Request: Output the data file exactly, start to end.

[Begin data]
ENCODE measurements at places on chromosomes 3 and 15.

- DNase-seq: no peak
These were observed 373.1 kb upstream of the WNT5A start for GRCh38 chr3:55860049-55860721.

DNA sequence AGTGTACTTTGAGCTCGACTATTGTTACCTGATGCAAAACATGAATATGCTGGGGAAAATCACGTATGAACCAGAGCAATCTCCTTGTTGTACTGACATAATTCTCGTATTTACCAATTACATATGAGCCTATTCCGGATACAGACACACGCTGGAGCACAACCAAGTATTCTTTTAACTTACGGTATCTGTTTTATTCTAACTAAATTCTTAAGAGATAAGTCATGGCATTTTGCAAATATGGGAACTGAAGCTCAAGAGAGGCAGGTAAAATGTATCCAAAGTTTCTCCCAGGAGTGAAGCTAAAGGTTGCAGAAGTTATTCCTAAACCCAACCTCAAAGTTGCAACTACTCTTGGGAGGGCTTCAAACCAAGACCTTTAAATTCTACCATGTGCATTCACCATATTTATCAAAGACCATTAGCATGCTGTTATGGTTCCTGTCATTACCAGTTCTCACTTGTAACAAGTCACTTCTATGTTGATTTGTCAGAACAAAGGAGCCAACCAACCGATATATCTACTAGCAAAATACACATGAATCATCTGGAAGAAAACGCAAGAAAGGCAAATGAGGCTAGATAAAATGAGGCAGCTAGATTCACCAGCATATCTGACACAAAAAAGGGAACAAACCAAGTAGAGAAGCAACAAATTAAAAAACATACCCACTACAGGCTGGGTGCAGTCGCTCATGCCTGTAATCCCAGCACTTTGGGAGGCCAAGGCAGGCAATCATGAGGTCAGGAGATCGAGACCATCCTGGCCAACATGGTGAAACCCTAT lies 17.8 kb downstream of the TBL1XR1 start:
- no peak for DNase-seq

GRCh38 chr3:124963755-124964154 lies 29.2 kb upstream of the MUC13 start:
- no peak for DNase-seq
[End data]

ENCODE measurements at places on chromosomes 3 and 15.

- DNase-seq: no peak
These were observed 373.1 kb upstream of the WNT5A start for GRCh38 chr3:55860049-55860721.

DNA sequence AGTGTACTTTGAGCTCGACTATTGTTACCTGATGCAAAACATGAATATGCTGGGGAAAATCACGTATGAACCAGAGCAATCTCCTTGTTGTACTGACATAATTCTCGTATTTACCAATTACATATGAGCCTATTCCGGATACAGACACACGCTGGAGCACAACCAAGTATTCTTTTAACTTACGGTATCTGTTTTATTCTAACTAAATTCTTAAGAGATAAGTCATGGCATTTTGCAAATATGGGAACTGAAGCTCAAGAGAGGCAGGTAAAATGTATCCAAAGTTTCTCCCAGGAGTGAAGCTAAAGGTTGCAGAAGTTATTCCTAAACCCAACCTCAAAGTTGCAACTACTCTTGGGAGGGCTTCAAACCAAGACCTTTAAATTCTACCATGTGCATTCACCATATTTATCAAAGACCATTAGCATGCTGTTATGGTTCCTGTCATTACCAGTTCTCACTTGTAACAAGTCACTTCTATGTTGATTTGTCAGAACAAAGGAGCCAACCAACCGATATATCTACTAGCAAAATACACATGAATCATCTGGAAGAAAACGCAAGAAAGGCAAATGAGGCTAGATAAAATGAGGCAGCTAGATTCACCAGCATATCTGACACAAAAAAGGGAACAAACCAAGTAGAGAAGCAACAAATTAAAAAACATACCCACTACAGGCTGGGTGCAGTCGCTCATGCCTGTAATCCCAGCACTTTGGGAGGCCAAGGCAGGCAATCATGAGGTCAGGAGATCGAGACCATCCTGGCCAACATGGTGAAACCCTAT lies 17.8 kb downstream of the TBL1XR1 start:
- no peak for DNase-seq

GRCh38 chr3:124963755-124964154 lies 29.2 kb upstream of the MUC13 start:
- no peak for DNase-seq